“Governor Eric J. Holcomb today signed an executive order creating a new cabinet-level position in state government to serve as Indiana's chief talent and recruiting official.” - July 27 press release
Will the economic development projects currently being pursued by Indiana make the state more attractive to young people? I can't foretell the future, but I doubt they will. What politicians think will attract young people may not be what young people are really looking for.
I recently had the opportunity to travel to Providence, R.I., to teach economics at a summer camp at Brown University. On the plane, I sat next to a nice young woman in her 20s who was coming to Rhode Island to do some training for teachers. She is a teacher at a charter school in Silicon Valley that uses technology to teach their students, and she was coming to train other teachers on it.
She mentioned that she had a serious boyfriend and they wanted to get married. The problem was they weren't sure how they would ever be able to have a family or buy a home — even with her teaching income and his income as a firefighter — because of the cost of living in the Bay Area.
I hear stories like this all the time when I travel. People complaining that the cost of living has risen so much in major cities like Chicago, New York, L.A., and San Francisco that young college graduates are not sure if they can afford to live there, even with a good job. Housing prices are a major part of the problem.
One young man I met this summer was really excited because he was able to find a place to stay in San Francisco for $600 a month — he rents the closet in someone's apartment and sleeps in a hammock. My young teacher friend from the Bay Area is paying $3,000 a month for a small two-bedroom apartment and she said the closet seemed like a really good deal. I then told her there was a place where for less than half that amount one could buy a 3,000-square-foot house with a three-car garage and a quarter acre of land. Her eyes lit up in disbelief, so I told her my story.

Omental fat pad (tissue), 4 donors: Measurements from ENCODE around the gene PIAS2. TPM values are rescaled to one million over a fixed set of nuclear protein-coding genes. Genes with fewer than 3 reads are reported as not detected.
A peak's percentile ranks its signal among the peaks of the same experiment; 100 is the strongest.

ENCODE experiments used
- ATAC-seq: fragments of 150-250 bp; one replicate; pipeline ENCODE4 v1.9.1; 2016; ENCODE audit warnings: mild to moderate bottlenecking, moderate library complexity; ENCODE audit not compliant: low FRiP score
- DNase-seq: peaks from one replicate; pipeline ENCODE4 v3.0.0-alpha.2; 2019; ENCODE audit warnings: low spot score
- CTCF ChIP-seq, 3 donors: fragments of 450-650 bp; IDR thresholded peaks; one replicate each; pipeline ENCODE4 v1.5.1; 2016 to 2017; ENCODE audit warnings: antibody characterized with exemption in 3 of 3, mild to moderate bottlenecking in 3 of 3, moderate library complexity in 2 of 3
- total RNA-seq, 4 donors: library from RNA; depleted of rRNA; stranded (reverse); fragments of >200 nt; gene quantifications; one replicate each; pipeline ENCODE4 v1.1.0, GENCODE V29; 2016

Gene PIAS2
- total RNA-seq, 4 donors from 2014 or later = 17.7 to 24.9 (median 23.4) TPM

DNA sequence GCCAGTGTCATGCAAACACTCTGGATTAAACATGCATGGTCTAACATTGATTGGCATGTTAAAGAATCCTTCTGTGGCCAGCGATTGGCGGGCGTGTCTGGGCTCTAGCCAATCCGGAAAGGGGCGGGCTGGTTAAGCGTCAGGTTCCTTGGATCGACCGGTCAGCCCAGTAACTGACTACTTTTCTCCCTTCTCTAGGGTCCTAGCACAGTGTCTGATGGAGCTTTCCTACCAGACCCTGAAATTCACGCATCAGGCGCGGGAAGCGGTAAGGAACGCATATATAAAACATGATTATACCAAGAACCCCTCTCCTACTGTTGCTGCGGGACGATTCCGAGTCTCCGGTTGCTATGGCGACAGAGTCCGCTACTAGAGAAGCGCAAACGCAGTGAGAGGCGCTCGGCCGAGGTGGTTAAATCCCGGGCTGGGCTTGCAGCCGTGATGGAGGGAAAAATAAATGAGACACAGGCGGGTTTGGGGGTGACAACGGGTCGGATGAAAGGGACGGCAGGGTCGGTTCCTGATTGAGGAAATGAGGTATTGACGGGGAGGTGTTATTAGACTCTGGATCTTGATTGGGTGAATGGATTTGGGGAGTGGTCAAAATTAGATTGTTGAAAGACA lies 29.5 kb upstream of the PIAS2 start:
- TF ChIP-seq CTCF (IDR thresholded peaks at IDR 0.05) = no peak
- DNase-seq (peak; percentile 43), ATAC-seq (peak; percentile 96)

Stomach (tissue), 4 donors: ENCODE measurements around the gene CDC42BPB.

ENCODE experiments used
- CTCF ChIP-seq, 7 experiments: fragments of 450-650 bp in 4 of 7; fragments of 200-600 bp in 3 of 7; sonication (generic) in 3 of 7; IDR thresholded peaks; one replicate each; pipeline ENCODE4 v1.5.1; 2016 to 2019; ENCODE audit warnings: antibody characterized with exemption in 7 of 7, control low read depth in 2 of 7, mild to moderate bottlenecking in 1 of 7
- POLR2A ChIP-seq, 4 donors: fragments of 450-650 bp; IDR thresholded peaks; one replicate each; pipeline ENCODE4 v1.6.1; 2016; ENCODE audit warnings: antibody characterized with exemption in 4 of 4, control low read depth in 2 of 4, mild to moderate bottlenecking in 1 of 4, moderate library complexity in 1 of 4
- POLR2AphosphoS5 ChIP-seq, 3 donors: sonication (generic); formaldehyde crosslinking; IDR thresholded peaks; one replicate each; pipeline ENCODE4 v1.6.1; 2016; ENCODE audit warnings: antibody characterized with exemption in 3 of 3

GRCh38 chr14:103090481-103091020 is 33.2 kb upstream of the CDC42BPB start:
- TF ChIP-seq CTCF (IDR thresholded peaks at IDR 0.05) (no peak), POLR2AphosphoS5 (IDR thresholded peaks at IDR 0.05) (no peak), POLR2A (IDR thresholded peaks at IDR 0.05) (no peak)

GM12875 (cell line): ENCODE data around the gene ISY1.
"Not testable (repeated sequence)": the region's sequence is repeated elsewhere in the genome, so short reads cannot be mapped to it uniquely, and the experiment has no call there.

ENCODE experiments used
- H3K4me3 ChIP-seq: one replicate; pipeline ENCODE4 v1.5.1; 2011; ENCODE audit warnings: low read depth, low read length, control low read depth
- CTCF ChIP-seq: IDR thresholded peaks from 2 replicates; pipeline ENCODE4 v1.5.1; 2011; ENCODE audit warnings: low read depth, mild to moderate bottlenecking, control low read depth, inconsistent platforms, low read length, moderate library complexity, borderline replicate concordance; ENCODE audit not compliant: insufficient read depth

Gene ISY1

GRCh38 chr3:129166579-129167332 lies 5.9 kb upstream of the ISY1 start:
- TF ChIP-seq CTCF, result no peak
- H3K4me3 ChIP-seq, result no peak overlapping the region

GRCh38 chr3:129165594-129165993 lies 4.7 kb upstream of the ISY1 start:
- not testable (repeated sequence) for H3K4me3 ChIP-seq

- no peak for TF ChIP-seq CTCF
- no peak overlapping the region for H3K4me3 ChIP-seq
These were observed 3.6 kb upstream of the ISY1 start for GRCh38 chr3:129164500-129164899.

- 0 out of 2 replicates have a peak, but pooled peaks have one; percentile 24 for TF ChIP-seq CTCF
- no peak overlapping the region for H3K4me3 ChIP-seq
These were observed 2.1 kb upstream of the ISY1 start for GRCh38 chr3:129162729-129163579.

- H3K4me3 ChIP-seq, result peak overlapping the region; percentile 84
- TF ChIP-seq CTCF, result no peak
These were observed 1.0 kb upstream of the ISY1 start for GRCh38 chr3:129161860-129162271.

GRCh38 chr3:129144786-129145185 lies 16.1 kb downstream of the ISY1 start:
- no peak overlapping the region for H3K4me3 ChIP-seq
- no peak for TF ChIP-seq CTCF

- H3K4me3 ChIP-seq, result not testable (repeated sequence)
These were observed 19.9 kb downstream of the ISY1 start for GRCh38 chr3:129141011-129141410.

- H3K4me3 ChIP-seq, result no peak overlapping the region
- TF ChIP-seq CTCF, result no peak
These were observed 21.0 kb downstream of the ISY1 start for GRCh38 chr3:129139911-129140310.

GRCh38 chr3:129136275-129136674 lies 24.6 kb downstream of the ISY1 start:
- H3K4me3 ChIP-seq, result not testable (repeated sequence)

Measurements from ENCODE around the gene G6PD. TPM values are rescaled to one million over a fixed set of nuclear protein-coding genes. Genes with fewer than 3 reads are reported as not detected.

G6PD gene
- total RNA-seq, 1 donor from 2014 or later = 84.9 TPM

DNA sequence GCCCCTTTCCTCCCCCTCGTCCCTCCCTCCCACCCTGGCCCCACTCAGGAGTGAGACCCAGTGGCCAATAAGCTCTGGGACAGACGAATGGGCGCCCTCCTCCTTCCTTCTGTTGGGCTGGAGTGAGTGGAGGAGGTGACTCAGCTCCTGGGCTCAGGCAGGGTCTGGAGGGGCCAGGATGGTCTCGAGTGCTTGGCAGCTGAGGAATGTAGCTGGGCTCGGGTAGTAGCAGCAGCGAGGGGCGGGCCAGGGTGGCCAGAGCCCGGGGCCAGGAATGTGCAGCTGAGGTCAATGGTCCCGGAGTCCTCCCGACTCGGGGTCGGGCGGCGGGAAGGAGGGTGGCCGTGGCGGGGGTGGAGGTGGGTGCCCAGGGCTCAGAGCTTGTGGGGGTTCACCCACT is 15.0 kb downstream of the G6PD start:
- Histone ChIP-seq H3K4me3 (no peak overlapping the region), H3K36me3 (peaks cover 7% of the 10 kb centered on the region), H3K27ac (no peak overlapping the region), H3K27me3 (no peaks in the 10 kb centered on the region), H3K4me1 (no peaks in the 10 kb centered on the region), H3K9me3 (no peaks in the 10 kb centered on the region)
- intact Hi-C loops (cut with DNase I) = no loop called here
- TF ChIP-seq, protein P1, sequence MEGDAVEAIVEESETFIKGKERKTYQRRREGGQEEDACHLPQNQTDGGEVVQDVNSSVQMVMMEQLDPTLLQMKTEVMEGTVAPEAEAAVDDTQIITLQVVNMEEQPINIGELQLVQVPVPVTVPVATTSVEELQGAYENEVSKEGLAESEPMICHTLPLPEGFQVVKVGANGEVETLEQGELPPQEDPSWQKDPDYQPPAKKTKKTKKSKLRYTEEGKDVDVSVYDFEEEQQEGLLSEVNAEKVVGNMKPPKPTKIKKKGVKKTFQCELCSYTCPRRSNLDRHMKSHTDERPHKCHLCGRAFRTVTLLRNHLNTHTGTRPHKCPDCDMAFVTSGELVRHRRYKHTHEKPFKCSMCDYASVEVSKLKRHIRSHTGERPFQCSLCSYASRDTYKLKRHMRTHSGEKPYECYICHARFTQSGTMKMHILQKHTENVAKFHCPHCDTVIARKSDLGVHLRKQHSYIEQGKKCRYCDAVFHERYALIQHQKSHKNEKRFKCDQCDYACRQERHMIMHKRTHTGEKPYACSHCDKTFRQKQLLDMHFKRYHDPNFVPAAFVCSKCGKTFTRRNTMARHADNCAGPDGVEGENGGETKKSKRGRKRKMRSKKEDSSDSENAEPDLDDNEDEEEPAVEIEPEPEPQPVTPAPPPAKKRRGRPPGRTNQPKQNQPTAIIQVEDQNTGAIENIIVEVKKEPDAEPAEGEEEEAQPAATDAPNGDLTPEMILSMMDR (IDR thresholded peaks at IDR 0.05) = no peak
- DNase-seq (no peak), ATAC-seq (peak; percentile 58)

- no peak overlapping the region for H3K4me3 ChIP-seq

I understand her concerns about the future. My wife and I lived in Phoenix. The cost of living was high enough that we needed two incomes to make ends meet for just the two of us. My wife always dreamed of being able to stay at home and raise children and we were not sure how we would ever swing that if we stayed in Phoenix.
When I got offered a job in Fort Wayne ,the primary reason we decided to move was because we could afford to have a family. We said goodbye to friends and family and set off on an adventure to make the life that we wanted, not because of Parkview Field and a renovated downtown, but because Fort Wayne offered the promise of the future that we wanted.
Today we have four children, all born in Fort Wayne, and my wife has the privilege of living her dream as a stay-at-home mom.
We don't need a $100-million riverfront development to attract young people — we already have everything they are looking for. We just need to embrace it and advertise it. If Fort Wayne wants to attract and keep young people we should pursue policies that continue to make our housing affordable, make our city safe and make our schools great.
Then we should go to San Francisco, Chicago and New York and advertise the low cost of living and how college graduates can move here and build the life that they want. They don't need a city created in the image of what politicians of a different generation think is attractive. Instead, they will create the “cool” city that they want. They will come and they will make the city fun and exciting just by being here.
John Kessler, an adjunct scholar of the Indiana Policy Review Foundation and head of the IPFW Center for Economic Education, is an economics instructor at Indiana University-Purdue University in Fort Wayne.